New working paper: Railways, Growth, and Industrialisation in a Developing German Economy, 1829-1910
This paper provides a comprehensive assessment of the effect of railways on the spatial economic development of a German economy, the Kingdom of Württemberg, during the Industrial Revolution. Our identification strategy compares the economic development of `winning' municipalities that were connected to the railway in 1845-54 to the development of `losing' municipalities that were the runners-up choice for a given railway line between two major towns. Estimates from both differences-in-differences and inverse-probability-weighted models suggest that railway access increased annual population growth by 0.4 percentage points over more than half a century. Railways also increased wages, income and housing values, in line with predictions of economic geography models of transport infrastructure improvements, reduced the gender wage gap, and accelerated the transition away from agriculture. We find little evidence that these effects are driven by localised displacement effects.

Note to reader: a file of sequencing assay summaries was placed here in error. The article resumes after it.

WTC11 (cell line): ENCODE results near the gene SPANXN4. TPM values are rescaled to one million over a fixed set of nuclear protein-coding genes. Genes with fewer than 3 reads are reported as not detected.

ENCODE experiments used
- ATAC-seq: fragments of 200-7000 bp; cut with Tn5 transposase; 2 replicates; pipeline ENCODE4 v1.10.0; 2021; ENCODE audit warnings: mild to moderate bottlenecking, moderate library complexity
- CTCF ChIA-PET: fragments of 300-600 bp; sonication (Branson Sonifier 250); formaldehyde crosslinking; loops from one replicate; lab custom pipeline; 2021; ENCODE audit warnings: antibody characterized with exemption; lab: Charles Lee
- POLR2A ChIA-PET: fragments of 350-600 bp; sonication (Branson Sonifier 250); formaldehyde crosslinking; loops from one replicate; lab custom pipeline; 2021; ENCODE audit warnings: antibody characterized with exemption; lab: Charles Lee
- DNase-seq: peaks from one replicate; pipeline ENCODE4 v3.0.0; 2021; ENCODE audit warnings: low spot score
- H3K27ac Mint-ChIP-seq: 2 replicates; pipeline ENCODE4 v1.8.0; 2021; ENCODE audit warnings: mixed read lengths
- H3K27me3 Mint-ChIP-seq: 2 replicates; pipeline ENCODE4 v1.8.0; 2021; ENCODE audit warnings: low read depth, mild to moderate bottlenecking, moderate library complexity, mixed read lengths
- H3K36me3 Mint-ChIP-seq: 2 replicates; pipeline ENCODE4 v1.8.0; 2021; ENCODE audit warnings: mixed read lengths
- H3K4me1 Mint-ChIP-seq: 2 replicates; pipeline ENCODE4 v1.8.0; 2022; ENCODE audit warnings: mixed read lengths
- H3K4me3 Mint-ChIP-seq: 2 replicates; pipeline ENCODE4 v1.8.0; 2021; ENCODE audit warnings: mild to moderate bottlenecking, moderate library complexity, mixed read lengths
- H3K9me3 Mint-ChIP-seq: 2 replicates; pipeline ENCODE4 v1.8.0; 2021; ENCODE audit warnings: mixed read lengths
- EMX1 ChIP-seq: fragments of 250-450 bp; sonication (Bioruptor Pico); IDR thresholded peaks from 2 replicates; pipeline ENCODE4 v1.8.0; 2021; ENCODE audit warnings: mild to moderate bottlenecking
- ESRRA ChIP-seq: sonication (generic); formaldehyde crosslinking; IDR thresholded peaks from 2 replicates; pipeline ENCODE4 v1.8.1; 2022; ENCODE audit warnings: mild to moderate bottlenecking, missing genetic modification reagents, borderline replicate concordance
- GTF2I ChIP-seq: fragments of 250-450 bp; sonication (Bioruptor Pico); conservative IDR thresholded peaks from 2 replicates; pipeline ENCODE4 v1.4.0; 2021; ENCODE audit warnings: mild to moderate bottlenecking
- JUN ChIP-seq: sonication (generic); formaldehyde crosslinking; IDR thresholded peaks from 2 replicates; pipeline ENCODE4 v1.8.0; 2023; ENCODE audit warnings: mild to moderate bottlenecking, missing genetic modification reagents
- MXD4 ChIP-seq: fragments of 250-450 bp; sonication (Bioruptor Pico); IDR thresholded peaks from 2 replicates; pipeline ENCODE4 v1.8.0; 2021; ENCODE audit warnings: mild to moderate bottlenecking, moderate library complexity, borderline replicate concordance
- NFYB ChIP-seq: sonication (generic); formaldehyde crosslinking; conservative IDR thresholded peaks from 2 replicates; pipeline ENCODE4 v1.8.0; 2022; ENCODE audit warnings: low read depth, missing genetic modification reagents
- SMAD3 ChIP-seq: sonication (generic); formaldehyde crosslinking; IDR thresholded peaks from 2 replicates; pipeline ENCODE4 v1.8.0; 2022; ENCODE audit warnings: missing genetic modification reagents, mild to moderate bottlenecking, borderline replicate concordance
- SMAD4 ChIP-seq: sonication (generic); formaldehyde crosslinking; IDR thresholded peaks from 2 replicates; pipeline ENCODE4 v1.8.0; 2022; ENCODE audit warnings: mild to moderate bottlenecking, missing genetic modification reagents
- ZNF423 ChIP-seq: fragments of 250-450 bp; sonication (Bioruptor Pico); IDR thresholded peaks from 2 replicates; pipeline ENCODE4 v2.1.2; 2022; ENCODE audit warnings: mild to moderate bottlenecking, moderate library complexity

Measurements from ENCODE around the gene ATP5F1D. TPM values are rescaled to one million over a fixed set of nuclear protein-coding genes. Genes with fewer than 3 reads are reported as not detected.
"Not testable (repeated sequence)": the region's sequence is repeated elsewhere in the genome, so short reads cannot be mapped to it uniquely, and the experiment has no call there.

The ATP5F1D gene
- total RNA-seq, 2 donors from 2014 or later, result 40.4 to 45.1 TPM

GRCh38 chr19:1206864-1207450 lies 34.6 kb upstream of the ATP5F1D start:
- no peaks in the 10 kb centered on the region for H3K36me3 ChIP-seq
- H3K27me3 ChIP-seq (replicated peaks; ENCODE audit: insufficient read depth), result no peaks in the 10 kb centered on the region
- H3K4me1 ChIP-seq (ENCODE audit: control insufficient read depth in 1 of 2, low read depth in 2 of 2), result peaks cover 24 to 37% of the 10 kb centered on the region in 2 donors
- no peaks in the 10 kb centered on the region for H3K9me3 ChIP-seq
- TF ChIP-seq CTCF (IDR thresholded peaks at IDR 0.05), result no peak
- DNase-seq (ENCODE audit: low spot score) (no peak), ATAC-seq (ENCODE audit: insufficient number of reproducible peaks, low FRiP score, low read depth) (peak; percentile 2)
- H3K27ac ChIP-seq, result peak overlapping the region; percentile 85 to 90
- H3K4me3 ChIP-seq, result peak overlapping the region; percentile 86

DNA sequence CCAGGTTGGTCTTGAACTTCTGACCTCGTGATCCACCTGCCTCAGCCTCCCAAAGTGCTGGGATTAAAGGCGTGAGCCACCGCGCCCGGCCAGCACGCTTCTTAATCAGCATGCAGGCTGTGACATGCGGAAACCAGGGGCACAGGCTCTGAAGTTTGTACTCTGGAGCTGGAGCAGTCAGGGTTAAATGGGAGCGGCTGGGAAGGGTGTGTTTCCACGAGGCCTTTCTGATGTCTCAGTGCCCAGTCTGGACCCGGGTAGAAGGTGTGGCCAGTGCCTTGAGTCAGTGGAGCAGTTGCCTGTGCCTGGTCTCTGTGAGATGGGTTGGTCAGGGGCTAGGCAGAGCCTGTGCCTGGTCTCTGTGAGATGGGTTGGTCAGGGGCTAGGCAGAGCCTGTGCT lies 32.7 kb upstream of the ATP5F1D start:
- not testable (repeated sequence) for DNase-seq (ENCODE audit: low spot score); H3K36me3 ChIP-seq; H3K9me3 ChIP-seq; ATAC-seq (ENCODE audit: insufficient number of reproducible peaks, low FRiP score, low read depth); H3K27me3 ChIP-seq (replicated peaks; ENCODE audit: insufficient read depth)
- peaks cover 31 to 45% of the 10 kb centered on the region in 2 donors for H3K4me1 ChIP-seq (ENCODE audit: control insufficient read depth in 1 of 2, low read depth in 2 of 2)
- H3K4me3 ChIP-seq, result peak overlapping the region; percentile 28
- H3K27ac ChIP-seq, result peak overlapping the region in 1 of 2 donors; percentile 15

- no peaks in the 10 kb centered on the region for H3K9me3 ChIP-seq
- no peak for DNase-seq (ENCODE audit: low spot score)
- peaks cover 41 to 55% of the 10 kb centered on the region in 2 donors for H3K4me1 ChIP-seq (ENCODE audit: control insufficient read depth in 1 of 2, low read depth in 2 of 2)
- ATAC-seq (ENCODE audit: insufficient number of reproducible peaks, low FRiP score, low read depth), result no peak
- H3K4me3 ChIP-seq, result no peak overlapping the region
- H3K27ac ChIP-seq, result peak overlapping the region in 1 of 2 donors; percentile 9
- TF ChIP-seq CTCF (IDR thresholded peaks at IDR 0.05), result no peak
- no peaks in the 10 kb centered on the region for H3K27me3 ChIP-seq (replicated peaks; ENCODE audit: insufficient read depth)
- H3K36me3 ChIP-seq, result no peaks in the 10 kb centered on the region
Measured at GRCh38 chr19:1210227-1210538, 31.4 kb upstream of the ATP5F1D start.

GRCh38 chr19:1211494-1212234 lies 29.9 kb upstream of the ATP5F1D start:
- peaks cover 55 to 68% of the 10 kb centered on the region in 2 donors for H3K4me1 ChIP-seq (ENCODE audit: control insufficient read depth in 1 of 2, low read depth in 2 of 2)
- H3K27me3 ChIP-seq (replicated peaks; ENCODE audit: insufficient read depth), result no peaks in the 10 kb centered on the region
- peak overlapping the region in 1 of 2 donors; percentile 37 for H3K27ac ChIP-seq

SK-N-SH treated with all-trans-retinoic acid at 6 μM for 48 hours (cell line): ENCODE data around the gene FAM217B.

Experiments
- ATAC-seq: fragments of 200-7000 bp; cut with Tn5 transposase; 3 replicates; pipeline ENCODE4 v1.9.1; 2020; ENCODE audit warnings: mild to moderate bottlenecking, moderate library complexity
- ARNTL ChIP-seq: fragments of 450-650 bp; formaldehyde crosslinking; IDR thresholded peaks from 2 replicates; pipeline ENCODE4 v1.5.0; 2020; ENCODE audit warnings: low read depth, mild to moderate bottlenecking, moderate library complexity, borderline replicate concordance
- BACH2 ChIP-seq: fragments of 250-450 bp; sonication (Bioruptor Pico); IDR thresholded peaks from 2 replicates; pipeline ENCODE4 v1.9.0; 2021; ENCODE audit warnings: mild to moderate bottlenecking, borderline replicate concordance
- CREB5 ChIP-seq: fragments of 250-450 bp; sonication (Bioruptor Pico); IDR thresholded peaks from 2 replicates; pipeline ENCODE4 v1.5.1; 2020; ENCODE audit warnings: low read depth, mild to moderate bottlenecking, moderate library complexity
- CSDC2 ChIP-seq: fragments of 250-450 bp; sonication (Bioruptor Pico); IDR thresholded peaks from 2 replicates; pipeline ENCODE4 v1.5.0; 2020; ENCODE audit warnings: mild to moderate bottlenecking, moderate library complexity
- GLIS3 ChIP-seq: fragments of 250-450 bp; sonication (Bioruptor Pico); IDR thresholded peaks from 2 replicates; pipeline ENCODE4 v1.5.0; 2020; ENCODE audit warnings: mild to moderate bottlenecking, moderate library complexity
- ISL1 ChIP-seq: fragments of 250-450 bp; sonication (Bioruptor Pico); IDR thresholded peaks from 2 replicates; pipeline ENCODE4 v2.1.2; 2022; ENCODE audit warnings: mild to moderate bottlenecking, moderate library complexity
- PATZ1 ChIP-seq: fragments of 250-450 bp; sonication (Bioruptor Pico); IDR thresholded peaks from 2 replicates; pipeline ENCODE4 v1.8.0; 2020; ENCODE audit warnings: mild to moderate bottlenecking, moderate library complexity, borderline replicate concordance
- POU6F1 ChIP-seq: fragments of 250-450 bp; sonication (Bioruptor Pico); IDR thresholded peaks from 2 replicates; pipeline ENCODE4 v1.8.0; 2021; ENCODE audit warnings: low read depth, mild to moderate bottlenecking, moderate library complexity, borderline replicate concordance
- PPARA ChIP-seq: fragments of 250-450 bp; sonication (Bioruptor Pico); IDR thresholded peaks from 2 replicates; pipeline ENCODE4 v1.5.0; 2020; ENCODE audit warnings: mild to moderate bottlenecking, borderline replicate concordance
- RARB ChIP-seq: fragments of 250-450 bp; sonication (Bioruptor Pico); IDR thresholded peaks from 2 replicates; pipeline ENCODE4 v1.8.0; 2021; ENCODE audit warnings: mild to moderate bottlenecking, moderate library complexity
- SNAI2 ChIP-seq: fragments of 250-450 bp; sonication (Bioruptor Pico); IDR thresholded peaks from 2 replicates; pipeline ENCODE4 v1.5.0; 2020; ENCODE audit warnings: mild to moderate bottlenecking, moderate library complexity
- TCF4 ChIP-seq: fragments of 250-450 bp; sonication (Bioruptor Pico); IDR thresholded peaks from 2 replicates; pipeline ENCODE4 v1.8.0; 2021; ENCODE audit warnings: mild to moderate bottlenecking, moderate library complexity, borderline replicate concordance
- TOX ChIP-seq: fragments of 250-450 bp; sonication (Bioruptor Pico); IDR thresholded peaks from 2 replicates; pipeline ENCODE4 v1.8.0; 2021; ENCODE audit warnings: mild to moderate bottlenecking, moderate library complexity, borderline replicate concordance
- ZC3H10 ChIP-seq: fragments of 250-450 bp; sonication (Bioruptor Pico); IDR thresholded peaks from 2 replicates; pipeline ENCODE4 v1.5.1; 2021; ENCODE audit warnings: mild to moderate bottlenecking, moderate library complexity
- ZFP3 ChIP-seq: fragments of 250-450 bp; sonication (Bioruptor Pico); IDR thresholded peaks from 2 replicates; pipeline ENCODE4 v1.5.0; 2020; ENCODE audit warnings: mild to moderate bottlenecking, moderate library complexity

( https://econpapers.repec.org/RePEc:pra:mprapa:93644 )